Basic Colour Science
Painting Landscapes - Basic Colour Science
I have drawn up a subtractive colour triangle for you to consider (below). The Primary colours of paint are red, blue and yellow. By mixing these paints together we create our secondary colours. Colours opposite in the triangle are said to be complimentary to each other because mixed together they will make black. I like to store my paint by following the triangle in an anticlockwise direction. I know the subtractive colour triangle like the back of my hand and so will you one day I trust.
Sir Isaac Newton's 1666 experiments told the world that white light is made up of 7 colours in the spectrum. Yes the colours of the rainbow… Red, Orange, Yellow, Green, Blue, Indigo and Violet. Newton gave us his colour disk (below). Spin the disk, blend the colours and it will go grey-white. This is called additive colour mixing, also shown in the additive mixing triangle (above)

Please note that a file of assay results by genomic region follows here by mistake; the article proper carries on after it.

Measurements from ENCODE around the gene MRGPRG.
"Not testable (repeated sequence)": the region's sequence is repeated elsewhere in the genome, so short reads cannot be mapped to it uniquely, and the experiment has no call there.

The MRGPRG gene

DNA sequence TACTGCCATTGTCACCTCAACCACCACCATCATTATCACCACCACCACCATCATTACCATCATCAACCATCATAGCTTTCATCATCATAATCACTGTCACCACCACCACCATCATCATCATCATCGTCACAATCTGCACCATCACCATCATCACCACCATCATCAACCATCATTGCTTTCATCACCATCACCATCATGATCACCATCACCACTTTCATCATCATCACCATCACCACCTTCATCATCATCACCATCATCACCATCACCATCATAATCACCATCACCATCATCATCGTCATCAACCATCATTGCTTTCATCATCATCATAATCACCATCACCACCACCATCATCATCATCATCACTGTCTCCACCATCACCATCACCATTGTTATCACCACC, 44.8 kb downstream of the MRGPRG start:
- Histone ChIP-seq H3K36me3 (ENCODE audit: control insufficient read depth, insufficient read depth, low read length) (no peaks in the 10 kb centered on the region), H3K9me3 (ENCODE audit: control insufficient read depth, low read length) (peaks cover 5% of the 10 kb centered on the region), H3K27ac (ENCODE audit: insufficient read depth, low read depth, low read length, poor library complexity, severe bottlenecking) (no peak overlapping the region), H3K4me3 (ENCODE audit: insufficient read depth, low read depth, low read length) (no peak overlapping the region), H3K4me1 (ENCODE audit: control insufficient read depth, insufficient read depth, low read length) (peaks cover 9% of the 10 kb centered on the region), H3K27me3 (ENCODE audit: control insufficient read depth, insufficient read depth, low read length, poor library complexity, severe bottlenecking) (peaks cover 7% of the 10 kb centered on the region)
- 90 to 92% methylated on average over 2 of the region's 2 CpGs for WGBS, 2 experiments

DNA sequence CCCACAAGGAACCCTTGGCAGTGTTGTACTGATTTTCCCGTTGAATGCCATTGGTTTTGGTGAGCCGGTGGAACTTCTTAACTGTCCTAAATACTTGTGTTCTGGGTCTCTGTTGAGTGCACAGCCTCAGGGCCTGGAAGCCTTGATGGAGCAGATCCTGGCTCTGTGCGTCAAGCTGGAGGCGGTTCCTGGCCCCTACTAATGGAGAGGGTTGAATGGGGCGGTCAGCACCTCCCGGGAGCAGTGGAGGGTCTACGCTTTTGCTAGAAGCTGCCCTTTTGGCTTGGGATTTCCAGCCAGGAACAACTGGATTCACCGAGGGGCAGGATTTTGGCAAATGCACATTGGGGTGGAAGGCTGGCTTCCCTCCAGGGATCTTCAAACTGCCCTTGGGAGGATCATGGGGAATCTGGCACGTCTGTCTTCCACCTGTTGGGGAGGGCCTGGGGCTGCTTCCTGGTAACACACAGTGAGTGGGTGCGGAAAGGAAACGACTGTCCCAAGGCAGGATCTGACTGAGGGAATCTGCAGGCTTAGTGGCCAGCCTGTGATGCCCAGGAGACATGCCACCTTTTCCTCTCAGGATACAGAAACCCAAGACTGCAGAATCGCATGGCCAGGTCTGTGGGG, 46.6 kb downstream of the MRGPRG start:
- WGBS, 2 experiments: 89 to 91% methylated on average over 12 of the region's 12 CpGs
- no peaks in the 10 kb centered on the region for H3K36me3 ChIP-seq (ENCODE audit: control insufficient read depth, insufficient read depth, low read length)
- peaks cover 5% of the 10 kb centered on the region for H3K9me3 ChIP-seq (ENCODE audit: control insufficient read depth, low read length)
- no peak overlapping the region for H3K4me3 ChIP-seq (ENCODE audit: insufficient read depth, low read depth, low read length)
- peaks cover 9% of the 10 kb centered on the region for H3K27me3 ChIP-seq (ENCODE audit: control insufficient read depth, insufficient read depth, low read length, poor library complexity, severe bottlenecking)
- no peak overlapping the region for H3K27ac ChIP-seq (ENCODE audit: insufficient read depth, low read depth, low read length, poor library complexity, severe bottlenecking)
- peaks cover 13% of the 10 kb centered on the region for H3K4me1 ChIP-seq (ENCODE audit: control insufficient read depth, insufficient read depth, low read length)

Why is there an additive and a subtractive colour triangle? Mixing paint is due to a subtractive process. Pure light has already been manipulated, for example blue paint has absorbed all light except the blue and green, which it reflects back to our eyes. A yellow flower is yellow because it will absorb most of the other colours of white light and reflect only the yellow. Take away the light and the yellow flower is now dark or black. It is the same with our pigment. That is enough science for one day; you can see how a basic understanding of light and colour can help you with your painting.